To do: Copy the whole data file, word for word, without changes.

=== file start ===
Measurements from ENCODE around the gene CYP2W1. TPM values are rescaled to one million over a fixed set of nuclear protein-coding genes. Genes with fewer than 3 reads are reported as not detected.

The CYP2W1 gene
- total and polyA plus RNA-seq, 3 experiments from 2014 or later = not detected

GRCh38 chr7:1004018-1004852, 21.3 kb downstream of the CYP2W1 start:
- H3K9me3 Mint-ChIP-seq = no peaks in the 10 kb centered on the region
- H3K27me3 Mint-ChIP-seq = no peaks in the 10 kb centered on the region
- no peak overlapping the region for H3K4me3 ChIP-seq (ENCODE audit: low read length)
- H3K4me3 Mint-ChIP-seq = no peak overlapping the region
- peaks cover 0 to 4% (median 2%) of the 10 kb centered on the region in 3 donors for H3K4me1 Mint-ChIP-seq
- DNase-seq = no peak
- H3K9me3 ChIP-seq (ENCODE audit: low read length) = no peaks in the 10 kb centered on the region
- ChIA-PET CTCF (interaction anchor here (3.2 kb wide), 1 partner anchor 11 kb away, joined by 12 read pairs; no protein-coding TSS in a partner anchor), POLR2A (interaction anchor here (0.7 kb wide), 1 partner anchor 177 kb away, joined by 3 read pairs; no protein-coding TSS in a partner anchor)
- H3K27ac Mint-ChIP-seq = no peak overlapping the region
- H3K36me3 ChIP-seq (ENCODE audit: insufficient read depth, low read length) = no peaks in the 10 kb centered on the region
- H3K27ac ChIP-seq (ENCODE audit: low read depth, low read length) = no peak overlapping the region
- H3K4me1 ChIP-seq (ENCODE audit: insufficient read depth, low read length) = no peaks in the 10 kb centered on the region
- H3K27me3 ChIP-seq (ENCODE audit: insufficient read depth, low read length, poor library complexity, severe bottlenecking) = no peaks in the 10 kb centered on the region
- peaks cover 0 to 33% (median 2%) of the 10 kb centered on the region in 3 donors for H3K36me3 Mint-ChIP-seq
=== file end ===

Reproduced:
Measurements from ENCODE around the gene CYP2W1. TPM values are rescaled to one million over a fixed set of nuclear protein-coding genes. Genes with fewer than 3 reads are reported as not detected.

The CYP2W1 gene
- total and polyA plus RNA-seq, 3 experiments from 2014 or later = not detected

GRCh38 chr7:1004018-1004852, 21.3 kb downstream of the CYP2W1 start:
- H3K9me3 Mint-ChIP-seq = no peaks in the 10 kb centered on the region
- H3K27me3 Mint-ChIP-seq = no peaks in the 10 kb centered on the region
- no peak overlapping the region for H3K4me3 ChIP-seq (ENCODE audit: low read length)
- H3K4me3 Mint-ChIP-seq = no peak overlapping the region
- peaks cover 0 to 4% (median 2%) of the 10 kb centered on the region in 3 donors for H3K4me1 Mint-ChIP-seq
- DNase-seq = no peak
- H3K9me3 ChIP-seq (ENCODE audit: low read length) = no peaks in the 10 kb centered on the region
- ChIA-PET CTCF (interaction anchor here (3.2 kb wide), 1 partner anchor 11 kb away, joined by 12 read pairs; no protein-coding TSS in a partner anchor), POLR2A (interaction anchor here (0.7 kb wide), 1 partner anchor 177 kb away, joined by 3 read pairs; no protein-coding TSS in a partner anchor)
- H3K27ac Mint-ChIP-seq = no peak overlapping the region
- H3K36me3 ChIP-seq (ENCODE audit: insufficient read depth, low read length) = no peaks in the 10 kb centered on the region
- H3K27ac ChIP-seq (ENCODE audit: low read depth, low read length) = no peak overlapping the region
- H3K4me1 ChIP-seq (ENCODE audit: insufficient read depth, low read length) = no peaks in the 10 kb centered on the region
- H3K27me3 ChIP-seq (ENCODE audit: insufficient read depth, low read length, poor library complexity, severe bottlenecking) = no peaks in the 10 kb centered on the region
- peaks cover 0 to 33% (median 2%) of the 10 kb centered on the region in 3 donors for H3K36me3 Mint-ChIP-seq